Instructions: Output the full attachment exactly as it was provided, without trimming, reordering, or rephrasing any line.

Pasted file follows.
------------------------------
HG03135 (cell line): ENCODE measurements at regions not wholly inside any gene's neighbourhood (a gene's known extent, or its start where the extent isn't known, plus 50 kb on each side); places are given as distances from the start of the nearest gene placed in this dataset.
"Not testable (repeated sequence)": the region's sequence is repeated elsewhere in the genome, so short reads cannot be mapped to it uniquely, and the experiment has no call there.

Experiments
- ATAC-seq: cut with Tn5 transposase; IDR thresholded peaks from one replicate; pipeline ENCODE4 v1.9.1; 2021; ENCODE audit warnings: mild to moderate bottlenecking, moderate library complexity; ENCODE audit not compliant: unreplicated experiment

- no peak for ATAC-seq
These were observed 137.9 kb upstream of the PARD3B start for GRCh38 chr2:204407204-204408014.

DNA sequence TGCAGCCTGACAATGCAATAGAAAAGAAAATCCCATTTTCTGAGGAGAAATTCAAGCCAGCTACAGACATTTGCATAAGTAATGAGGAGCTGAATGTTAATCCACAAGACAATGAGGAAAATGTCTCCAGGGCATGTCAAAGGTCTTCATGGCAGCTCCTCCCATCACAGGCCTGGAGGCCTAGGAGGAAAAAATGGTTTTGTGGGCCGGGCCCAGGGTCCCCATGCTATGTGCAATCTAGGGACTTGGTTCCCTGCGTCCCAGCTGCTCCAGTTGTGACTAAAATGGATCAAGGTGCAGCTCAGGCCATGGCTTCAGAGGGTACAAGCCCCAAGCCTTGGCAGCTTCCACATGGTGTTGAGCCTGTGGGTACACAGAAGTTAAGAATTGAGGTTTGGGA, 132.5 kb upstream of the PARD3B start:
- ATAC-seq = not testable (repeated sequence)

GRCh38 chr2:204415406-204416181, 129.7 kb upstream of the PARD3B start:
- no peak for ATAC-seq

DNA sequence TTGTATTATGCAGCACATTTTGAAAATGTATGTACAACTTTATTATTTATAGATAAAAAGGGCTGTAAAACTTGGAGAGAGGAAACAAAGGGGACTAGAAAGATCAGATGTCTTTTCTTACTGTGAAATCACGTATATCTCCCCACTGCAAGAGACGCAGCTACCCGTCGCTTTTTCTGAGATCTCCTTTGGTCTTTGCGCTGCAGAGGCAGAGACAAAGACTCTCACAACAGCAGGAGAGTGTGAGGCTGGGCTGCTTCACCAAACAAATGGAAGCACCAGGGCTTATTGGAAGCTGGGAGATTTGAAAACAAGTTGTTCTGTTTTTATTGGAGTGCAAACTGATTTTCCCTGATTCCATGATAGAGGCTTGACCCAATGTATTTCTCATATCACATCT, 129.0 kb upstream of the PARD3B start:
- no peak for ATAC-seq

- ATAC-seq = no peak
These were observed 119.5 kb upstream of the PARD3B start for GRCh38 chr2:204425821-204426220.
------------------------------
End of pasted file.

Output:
HG03135 (cell line): ENCODE measurements at regions not wholly inside any gene's neighbourhood (a gene's known extent, or its start where the extent isn't known, plus 50 kb on each side); places are given as distances from the start of the nearest gene placed in this dataset.
"Not testable (repeated sequence)": the region's sequence is repeated elsewhere in the genome, so short reads cannot be mapped to it uniquely, and the experiment has no call there.

Experiments
- ATAC-seq: cut with Tn5 transposase; IDR thresholded peaks from one replicate; pipeline ENCODE4 v1.9.1; 2021; ENCODE audit warnings: mild to moderate bottlenecking, moderate library complexity; ENCODE audit not compliant: unreplicated experiment

- no peak for ATAC-seq
These were observed 137.9 kb upstream of the PARD3B start for GRCh38 chr2:204407204-204408014.

DNA sequence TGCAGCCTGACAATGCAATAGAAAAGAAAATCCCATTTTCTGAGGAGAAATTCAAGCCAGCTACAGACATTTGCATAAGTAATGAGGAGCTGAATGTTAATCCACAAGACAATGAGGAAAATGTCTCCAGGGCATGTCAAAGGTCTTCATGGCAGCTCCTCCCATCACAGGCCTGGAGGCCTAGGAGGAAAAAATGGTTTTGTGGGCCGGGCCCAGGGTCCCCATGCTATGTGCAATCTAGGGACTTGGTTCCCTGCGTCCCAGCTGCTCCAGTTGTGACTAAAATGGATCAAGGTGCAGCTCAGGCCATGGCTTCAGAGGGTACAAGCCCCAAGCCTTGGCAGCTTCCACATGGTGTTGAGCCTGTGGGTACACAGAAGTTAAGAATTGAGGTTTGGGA, 132.5 kb upstream of the PARD3B start:
- ATAC-seq = not testable (repeated sequence)

GRCh38 chr2:204415406-204416181, 129.7 kb upstream of the PARD3B start:
- no peak for ATAC-seq

DNA sequence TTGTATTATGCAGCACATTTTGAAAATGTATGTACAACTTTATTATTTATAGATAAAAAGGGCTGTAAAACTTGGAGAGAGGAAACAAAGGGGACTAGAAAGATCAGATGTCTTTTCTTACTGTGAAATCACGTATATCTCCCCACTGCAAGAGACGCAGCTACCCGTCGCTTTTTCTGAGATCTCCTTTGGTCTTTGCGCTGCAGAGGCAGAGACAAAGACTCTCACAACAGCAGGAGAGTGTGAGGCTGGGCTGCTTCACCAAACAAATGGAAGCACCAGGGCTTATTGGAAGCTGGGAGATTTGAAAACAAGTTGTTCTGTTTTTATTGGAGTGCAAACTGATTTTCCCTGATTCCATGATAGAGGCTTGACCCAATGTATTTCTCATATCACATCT, 129.0 kb upstream of the PARD3B start:
- no peak for ATAC-seq

- ATAC-seq = no peak
These were observed 119.5 kb upstream of the PARD3B start for GRCh38 chr2:204425821-204426220.